The essence of the prevention of VILI is to escape this vicious circle by decreasing the extracellular levels of ATP in the lung tissue either by the administration of IFN-β [232], soluble CD39 and soluble CD73 [212] or by continuously recruiting the alveoli until all are recruited and to keep the recruited alveoli open [8]. This ventilator strategy prevents the redistribution of inspired air towards the alveolar ducts, stabilises the alveoli, minimises the microstrain and limits the release of extracellular ATP by the cells, especially by the AT I cells. Consequently, the innate immune response is reduced, and the AT I, AT II cells and surfactant function are restored. Properly set, APRV 75% appeared to do just that by opening the lung and keeping it open, in experimental settings [7 8 11] and in a clinical statistical analysis [9] (Fig. 5 (right panel)). The rationale behind the lung tissue protective effect of the APRV 75%-induced recruitment and stabilization in surfactant-impaired ARDS model in animals is through understanding dynamic alveolar mechanics. Alveoli are not elastic (i.e. change size in a one to one relationship with the applied stress, which would be the V T); rather, alveoli are a viscoelastic system. A viscoelastic system is represented best by the spring and dashpot [240]. In a viscoelastic system, there is a delay in the strain (i.e. change in alveolar size) following the applied stress, which in the case of the lung is the inspiratory pressure. At least two conditions have to be fulfilled to recruit the collapsed viscoelastic alveoli: (1) sufficiently high airway pressure of >30 cm H2O and (2) long enough duration of the pressure (varies between 2 s and several minutes for the individual alveolus due to the inhomogeneous nature of the collapsed alveoli) to allow the alveoli to be recruited [236, 237]. This is known as the creep phenomenon of the viscoelastic system [240]. Thus, by extending the time at inspiration (i.e. increasing the duration of the applied stress), we gradually ‘nudge’ alveoli open over time [236]. Fully recruiting the lung eliminates stress concentrators, a major VILI mechanism [238]. The lung is stabilised by a very short time at expiration. If the stress (i.e. inspiratory pressure) is released very quickly for a very short time, the viscoelastic alveoli will not have time to empty, maintaining a PEEP. Thus, the short expiratory duration stabilises the lung by two mechanisms: time and pressure. Using our understanding of dynamic alveolar mechanics and the fact that alveoli are viscoelastic, we use the MBP parameter of duration to open and stabilise the lung. Using a short expiratory duration stabilises alveoli and prevents the redistribution of the inspired air towards the alveolar ducts and prevents vigorous cyclic deformation of the alveoli [8], which, in turn, prevents massive extracellular ATP release, massive short-term surfactant release, followed by surfactant function impairment, interstitial and alveolar oedema and activation of the innate immunity leading to the development or aggravation of DAD. This presumably prevents the loss of AT I cells, prevents the hyperplasia of AT II cells and restores the surfactant function, and the affected lung regions start to regain their normal compliance (increase their alveolar time constant).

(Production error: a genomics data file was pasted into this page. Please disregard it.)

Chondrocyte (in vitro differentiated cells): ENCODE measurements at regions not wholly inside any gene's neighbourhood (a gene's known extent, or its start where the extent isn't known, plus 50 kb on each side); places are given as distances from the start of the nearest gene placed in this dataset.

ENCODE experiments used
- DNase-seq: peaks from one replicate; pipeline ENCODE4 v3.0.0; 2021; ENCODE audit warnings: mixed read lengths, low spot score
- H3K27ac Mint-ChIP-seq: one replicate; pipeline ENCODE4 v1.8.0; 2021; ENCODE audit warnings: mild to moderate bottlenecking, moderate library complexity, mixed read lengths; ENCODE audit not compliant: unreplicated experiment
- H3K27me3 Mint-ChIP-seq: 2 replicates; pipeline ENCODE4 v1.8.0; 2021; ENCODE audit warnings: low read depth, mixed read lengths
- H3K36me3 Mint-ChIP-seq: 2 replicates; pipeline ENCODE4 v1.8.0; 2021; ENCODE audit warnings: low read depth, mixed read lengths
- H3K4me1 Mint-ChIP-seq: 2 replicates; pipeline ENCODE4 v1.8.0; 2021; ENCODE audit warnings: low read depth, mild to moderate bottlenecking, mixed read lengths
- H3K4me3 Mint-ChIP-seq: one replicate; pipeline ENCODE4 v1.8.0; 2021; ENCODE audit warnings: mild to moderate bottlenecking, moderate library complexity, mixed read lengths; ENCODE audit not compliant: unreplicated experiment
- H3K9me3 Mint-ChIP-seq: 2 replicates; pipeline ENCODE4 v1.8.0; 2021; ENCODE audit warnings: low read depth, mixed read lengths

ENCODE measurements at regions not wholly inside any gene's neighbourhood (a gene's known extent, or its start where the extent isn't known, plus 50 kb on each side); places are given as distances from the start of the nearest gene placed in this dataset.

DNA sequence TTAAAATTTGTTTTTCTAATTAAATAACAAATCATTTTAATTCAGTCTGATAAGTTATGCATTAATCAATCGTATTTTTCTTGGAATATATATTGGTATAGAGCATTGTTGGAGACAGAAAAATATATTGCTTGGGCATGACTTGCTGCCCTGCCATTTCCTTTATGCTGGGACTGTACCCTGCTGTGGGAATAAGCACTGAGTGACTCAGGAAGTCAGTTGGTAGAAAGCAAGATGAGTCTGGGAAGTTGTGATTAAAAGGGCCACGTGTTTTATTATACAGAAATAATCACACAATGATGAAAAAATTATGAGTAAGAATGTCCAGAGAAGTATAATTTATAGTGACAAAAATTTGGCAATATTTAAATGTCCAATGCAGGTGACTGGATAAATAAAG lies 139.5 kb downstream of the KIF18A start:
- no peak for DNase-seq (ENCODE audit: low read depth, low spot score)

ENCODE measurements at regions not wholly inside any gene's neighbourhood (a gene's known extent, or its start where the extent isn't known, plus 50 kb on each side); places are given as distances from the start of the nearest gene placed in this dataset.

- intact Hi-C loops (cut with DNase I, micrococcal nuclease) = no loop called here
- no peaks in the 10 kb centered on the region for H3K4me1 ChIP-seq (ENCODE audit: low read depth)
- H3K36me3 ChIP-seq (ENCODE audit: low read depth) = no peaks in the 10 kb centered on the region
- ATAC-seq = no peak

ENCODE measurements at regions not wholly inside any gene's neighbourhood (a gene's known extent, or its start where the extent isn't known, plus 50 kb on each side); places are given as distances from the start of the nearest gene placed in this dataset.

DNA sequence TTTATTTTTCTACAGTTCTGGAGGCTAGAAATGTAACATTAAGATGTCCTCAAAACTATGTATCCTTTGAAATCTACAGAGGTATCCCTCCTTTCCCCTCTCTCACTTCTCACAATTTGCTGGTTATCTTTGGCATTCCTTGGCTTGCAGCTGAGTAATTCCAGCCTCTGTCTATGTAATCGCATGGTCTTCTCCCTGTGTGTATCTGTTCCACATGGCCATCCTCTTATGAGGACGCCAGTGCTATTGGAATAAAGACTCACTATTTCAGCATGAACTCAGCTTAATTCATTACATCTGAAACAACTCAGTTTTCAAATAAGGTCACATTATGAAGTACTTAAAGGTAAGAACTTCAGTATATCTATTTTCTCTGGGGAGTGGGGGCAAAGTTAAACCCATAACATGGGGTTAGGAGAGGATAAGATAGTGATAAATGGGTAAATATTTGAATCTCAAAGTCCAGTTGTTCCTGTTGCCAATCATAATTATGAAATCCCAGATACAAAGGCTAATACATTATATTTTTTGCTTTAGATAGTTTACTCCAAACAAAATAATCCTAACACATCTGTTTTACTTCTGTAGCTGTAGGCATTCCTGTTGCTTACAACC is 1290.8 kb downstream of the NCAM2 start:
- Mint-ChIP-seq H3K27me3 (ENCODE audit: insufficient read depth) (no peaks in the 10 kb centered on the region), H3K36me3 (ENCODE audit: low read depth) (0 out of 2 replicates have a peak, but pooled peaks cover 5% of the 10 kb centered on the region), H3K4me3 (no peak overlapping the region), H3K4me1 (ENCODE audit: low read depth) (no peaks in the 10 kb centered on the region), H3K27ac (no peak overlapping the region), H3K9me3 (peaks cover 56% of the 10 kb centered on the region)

Notes